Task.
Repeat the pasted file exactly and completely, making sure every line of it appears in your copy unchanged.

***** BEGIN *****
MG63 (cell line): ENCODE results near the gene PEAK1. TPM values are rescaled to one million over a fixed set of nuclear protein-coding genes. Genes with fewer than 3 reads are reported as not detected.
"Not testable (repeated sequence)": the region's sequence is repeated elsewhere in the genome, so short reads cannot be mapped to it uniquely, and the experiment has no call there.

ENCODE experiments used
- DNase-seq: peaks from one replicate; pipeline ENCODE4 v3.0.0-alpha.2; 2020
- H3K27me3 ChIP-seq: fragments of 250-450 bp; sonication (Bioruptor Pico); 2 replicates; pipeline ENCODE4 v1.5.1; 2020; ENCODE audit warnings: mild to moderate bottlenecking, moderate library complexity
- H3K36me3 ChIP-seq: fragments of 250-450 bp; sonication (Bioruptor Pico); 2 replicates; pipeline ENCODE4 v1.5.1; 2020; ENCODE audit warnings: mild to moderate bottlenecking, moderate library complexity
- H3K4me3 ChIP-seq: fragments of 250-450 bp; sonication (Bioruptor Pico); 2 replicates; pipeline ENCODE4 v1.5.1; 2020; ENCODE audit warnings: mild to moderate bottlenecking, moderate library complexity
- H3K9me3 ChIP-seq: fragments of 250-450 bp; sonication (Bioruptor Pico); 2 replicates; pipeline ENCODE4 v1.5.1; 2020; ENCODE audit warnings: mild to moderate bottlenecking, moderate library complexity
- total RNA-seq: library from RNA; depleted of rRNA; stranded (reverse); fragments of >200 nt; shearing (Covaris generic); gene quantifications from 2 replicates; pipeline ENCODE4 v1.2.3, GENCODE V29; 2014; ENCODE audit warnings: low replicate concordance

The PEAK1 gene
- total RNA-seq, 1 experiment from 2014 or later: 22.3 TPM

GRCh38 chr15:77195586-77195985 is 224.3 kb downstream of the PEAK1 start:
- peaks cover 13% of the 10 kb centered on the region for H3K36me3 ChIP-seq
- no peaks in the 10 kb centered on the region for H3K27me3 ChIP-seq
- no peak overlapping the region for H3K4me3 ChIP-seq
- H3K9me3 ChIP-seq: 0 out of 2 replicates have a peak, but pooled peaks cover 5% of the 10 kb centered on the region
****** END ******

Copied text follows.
MG63 (cell line): ENCODE results near the gene PEAK1. TPM values are rescaled to one million over a fixed set of nuclear protein-coding genes. Genes with fewer than 3 reads are reported as not detected.
"Not testable (repeated sequence)": the region's sequence is repeated elsewhere in the genome, so short reads cannot be mapped to it uniquely, and the experiment has no call there.

ENCODE experiments used
- DNase-seq: peaks from one replicate; pipeline ENCODE4 v3.0.0-alpha.2; 2020
- H3K27me3 ChIP-seq: fragments of 250-450 bp; sonication (Bioruptor Pico); 2 replicates; pipeline ENCODE4 v1.5.1; 2020; ENCODE audit warnings: mild to moderate bottlenecking, moderate library complexity
- H3K36me3 ChIP-seq: fragments of 250-450 bp; sonication (Bioruptor Pico); 2 replicates; pipeline ENCODE4 v1.5.1; 2020; ENCODE audit warnings: mild to moderate bottlenecking, moderate library complexity
- H3K4me3 ChIP-seq: fragments of 250-450 bp; sonication (Bioruptor Pico); 2 replicates; pipeline ENCODE4 v1.5.1; 2020; ENCODE audit warnings: mild to moderate bottlenecking, moderate library complexity
- H3K9me3 ChIP-seq: fragments of 250-450 bp; sonication (Bioruptor Pico); 2 replicates; pipeline ENCODE4 v1.5.1; 2020; ENCODE audit warnings: mild to moderate bottlenecking, moderate library complexity
- total RNA-seq: library from RNA; depleted of rRNA; stranded (reverse); fragments of >200 nt; shearing (Covaris generic); gene quantifications from 2 replicates; pipeline ENCODE4 v1.2.3, GENCODE V29; 2014; ENCODE audit warnings: low replicate concordance

The PEAK1 gene
- total RNA-seq, 1 experiment from 2014 or later: 22.3 TPM

GRCh38 chr15:77195586-77195985 is 224.3 kb downstream of the PEAK1 start:
- peaks cover 13% of the 10 kb centered on the region for H3K36me3 ChIP-seq
- no peaks in the 10 kb centered on the region for H3K27me3 ChIP-seq
- no peak overlapping the region for H3K4me3 ChIP-seq
- H3K9me3 ChIP-seq: 0 out of 2 replicates have a peak, but pooled peaks cover 5% of the 10 kb centered on the region